Man runs marathon on 23ft balcony during French lockdown

Man runs marathon on 23ft balcony during French lockdown

In the age of enforced confinement, Elisha Nochomovitz still found a way to run a marathon – back and forth on his balcony in France.

He ran 26.2 miles on his 23ft balcony in six hours and 48 minutes in what he said was a physical and mental challenge.

He has shared his feat in Balma, a suburb of the southern city of Toulouse, as a way “to extend my support to the entire medical personnel who are doing an exceptional job” during the coronavirus outbreak.

We learned in history about wars between nations, men and weapons, but this is something that is beyond us

He also said he wanted to show others that it is possible to stay fit as virus containment measures tighten around the world – while also lightening the mood.

“It was about launching a bit of a crazy challenge and bringing a bit of humour, to de-dramatise the confinement situation,” he said.

He suffered nausea during his run, and was worried his neighbours would complain about the constant pounding of his footsteps.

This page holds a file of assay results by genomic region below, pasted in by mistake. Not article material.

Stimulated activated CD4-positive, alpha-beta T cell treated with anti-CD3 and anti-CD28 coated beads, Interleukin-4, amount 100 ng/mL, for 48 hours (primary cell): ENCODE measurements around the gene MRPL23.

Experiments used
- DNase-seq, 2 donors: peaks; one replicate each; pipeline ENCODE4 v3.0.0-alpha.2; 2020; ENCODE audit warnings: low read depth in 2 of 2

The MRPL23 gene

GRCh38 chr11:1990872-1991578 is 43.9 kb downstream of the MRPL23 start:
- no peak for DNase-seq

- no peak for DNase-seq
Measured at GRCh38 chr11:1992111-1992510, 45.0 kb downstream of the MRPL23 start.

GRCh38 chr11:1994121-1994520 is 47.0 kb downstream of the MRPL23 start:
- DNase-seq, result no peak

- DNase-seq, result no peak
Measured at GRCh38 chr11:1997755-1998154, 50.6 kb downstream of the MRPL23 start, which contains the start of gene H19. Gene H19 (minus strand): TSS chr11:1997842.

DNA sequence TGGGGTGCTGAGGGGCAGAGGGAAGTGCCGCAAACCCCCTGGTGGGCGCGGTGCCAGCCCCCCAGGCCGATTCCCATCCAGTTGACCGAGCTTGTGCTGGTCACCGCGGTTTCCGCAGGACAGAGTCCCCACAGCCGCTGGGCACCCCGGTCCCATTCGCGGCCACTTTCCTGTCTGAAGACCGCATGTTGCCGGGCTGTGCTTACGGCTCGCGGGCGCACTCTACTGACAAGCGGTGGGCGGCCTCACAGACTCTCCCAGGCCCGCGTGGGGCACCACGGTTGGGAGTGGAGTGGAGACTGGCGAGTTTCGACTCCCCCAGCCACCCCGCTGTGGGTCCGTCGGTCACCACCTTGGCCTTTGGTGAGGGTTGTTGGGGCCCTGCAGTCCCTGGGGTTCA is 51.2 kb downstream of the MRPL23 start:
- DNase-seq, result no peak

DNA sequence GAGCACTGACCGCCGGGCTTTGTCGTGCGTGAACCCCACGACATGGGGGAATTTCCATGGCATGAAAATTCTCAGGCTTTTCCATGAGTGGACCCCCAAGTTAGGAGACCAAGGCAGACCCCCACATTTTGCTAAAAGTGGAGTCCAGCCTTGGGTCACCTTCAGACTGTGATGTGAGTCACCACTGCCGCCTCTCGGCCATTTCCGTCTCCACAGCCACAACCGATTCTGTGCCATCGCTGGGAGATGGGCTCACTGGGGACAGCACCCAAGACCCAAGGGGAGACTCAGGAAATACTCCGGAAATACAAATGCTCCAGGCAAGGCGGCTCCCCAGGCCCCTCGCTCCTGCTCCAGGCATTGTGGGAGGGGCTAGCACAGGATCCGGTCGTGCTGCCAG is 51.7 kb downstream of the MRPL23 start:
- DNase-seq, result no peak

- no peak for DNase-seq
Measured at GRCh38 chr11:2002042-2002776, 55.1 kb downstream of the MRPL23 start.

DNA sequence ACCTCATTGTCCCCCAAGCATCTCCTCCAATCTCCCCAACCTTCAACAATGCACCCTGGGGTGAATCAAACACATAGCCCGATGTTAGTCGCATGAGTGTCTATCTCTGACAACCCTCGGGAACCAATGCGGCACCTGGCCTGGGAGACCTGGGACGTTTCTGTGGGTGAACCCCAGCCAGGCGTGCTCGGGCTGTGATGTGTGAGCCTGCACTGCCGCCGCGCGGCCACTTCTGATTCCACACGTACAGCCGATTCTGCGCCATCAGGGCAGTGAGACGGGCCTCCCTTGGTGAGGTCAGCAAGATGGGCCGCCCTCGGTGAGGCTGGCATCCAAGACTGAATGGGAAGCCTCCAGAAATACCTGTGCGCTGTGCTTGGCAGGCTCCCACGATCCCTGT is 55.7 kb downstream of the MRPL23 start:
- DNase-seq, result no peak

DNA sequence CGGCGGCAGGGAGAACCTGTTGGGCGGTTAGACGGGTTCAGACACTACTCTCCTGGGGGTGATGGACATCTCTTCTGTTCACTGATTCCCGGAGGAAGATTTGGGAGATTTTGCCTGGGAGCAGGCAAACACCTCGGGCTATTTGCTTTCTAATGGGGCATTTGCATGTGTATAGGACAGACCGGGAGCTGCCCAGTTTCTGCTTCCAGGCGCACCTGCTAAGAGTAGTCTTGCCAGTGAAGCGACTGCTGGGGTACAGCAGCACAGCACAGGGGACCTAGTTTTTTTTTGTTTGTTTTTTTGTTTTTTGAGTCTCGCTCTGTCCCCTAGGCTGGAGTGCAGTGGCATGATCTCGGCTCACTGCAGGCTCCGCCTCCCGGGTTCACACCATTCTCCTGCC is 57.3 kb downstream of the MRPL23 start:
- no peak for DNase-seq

The French authorities are still allowing people to go outside for “individual sports” like running, if they sign a special form explaining why.

But the number of joggers has multiplied in recent days, amid exceptionally warm weather, and French authorities are now worried that too many people are still out in the streets.

Mr Nochomovitz said: “If everyone thinks the same way and does the same thing, we’ll all find ourselves outside and that won’t help anything, and the message that we need to stay confined at home will have had no impact.”

People are still allowed to exercise on the streets of France, but need permission to do so (Christophe Ena/AP)
People are still allowed to exercise on the streets of France, but need permission to do so (Christophe Ena/AP)

He said he had already been training for a marathon, and “I needed to assure myself that I could still run 40 kilometres whatever the condition”.

While running, he said his mind wandered.

“I thought about many things, what’s going to happen, when I see that the world has stopped, sports, economy, finance,” he said.

“We learned in history about wars between nations, men and weapons, but this is something that is beyond us.”

He especially thought about medics, who he described as “the real everyday heroes”.

And he paid tribute to his girlfriend, “who was giving me drinks and M&Ms” throughout the challenge.

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